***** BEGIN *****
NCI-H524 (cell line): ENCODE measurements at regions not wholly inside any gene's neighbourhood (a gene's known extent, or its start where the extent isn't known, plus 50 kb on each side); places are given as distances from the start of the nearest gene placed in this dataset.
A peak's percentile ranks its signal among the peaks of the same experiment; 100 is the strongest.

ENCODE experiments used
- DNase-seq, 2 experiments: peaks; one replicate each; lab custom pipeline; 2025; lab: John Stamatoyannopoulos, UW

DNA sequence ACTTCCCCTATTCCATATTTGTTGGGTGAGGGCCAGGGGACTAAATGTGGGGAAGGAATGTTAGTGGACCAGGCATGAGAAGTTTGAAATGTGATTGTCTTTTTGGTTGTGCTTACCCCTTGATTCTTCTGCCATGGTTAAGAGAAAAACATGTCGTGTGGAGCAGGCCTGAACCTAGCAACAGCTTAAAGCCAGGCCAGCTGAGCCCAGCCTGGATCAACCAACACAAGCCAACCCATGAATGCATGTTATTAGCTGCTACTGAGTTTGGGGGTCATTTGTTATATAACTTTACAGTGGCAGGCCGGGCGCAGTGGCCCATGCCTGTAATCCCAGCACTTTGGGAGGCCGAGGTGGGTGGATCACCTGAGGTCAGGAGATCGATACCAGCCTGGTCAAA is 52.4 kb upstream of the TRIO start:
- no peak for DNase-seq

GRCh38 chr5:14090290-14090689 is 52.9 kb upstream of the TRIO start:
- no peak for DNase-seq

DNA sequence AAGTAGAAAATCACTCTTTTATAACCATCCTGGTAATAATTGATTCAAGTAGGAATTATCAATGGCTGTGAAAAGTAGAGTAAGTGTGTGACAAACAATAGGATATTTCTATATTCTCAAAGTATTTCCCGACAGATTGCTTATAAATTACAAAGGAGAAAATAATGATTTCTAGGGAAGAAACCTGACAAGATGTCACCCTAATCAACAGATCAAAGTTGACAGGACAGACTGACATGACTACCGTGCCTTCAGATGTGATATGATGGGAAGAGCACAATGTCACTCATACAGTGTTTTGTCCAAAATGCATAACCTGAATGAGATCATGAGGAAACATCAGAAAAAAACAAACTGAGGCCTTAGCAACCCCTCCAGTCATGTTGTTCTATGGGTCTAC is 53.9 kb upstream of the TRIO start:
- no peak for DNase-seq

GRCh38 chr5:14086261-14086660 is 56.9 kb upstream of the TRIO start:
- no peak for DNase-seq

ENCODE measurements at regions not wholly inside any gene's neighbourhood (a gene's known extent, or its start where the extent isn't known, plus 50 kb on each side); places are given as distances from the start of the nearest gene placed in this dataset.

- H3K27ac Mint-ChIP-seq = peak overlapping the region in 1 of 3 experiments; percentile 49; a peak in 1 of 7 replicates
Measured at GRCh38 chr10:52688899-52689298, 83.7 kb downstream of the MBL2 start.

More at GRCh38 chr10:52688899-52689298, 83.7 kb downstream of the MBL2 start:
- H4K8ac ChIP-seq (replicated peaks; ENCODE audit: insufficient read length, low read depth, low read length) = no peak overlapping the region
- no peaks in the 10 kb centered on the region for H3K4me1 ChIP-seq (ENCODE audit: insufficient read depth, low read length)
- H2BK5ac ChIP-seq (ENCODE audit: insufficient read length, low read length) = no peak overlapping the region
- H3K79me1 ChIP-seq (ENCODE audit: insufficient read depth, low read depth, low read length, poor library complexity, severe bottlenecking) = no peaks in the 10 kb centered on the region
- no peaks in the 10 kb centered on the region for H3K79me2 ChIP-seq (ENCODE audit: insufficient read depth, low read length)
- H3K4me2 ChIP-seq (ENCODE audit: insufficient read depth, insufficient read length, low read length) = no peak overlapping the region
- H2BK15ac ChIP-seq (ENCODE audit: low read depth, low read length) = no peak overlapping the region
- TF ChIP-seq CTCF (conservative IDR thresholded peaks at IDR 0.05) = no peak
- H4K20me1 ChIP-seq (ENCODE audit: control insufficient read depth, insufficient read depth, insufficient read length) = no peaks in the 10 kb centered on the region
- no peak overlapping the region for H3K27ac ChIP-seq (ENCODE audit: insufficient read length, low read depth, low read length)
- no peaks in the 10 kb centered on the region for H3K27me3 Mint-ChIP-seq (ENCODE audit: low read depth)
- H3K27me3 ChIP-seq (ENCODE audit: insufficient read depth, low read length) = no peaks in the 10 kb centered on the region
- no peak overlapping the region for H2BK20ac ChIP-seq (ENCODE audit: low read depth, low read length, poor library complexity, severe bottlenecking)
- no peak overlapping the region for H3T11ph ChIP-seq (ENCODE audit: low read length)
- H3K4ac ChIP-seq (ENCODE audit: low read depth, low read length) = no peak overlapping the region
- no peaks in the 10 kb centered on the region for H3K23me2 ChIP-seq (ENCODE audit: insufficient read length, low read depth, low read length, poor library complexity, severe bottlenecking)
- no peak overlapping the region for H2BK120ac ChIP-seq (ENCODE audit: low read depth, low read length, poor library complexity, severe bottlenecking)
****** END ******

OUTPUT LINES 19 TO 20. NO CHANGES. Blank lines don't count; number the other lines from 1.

- H2BK5ac ChIP-seq (ENCODE audit: insufficient read length, low read length) = no peak overlapping the region
- H3K79me1 ChIP-seq (ENCODE audit: insufficient read depth, low read depth, low read length, poor library complexity, severe bottlenecking) = no peaks in the 10 kb centered on the region